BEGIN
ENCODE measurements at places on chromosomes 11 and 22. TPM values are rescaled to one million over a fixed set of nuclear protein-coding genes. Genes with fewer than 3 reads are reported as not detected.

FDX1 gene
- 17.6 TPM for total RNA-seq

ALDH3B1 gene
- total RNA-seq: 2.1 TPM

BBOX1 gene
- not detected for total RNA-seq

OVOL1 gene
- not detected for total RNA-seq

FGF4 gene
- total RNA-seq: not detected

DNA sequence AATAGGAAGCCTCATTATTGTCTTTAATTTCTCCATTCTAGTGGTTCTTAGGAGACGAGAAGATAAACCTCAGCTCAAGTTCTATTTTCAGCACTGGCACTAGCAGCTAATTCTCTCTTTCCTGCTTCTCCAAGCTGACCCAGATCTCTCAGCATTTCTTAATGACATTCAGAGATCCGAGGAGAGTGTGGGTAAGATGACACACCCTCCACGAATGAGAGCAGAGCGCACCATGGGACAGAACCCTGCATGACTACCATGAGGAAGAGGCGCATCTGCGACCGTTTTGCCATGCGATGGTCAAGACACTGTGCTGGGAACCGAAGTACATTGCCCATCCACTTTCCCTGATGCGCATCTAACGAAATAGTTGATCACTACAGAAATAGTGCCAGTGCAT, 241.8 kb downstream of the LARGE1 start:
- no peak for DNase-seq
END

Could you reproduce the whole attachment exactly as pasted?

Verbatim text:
ENCODE measurements at places on chromosomes 11 and 22. TPM values are rescaled to one million over a fixed set of nuclear protein-coding genes. Genes with fewer than 3 reads are reported as not detected.

FDX1 gene
- 17.6 TPM for total RNA-seq

ALDH3B1 gene
- total RNA-seq: 2.1 TPM

BBOX1 gene
- not detected for total RNA-seq

OVOL1 gene
- not detected for total RNA-seq

FGF4 gene
- total RNA-seq: not detected

DNA sequence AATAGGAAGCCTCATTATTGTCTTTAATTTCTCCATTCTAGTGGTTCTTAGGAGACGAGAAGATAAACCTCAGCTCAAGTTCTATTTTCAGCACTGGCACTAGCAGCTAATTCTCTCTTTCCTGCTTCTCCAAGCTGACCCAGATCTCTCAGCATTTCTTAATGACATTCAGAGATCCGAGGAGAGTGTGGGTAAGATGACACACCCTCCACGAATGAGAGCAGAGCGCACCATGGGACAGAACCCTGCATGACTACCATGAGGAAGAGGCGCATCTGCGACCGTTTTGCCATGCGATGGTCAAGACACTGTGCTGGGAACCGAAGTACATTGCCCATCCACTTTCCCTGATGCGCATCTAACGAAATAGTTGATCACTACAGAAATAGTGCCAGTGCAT, 241.8 kb downstream of the LARGE1 start:
- no peak for DNase-seq